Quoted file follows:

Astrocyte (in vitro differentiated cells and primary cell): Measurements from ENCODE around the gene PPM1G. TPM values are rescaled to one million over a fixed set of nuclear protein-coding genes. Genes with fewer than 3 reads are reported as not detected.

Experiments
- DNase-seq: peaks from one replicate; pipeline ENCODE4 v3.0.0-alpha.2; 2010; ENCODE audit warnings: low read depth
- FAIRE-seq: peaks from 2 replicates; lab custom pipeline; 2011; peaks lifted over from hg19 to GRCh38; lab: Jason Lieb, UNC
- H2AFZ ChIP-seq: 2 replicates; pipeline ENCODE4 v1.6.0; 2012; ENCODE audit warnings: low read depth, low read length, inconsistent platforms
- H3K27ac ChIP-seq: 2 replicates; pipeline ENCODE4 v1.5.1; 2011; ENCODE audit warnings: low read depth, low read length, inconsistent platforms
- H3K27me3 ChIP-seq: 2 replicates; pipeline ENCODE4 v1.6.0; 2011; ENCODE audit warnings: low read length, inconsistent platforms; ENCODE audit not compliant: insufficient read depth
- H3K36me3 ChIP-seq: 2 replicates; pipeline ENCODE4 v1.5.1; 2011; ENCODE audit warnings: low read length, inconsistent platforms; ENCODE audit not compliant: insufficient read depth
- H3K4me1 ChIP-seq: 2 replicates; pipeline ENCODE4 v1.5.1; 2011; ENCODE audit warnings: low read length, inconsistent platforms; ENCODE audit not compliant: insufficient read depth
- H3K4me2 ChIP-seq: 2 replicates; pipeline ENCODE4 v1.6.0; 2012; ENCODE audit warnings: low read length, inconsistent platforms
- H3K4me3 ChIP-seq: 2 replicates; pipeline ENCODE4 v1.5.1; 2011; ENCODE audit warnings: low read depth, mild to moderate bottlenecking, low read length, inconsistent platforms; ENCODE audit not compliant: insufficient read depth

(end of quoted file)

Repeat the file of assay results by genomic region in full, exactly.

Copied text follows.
Astrocyte (in vitro differentiated cells and primary cell): Measurements from ENCODE around the gene PPM1G. TPM values are rescaled to one million over a fixed set of nuclear protein-coding genes. Genes with fewer than 3 reads are reported as not detected.

Experiments
- DNase-seq: peaks from one replicate; pipeline ENCODE4 v3.0.0-alpha.2; 2010; ENCODE audit warnings: low read depth
- FAIRE-seq: peaks from 2 replicates; lab custom pipeline; 2011; peaks lifted over from hg19 to GRCh38; lab: Jason Lieb, UNC
- H2AFZ ChIP-seq: 2 replicates; pipeline ENCODE4 v1.6.0; 2012; ENCODE audit warnings: low read depth, low read length, inconsistent platforms
- H3K27ac ChIP-seq: 2 replicates; pipeline ENCODE4 v1.5.1; 2011; ENCODE audit warnings: low read depth, low read length, inconsistent platforms
- H3K27me3 ChIP-seq: 2 replicates; pipeline ENCODE4 v1.6.0; 2011; ENCODE audit warnings: low read length, inconsistent platforms; ENCODE audit not compliant: insufficient read depth
- H3K36me3 ChIP-seq: 2 replicates; pipeline ENCODE4 v1.5.1; 2011; ENCODE audit warnings: low read length, inconsistent platforms; ENCODE audit not compliant: insufficient read depth
- H3K4me1 ChIP-seq: 2 replicates; pipeline ENCODE4 v1.5.1; 2011; ENCODE audit warnings: low read length, inconsistent platforms; ENCODE audit not compliant: insufficient read depth
- H3K4me2 ChIP-seq: 2 replicates; pipeline ENCODE4 v1.6.0; 2012; ENCODE audit warnings: low read length, inconsistent platforms
- H3K4me3 ChIP-seq: 2 replicates; pipeline ENCODE4 v1.5.1; 2011; ENCODE audit warnings: low read depth, mild to moderate bottlenecking, low read length, inconsistent platforms; ENCODE audit not compliant: insufficient read depth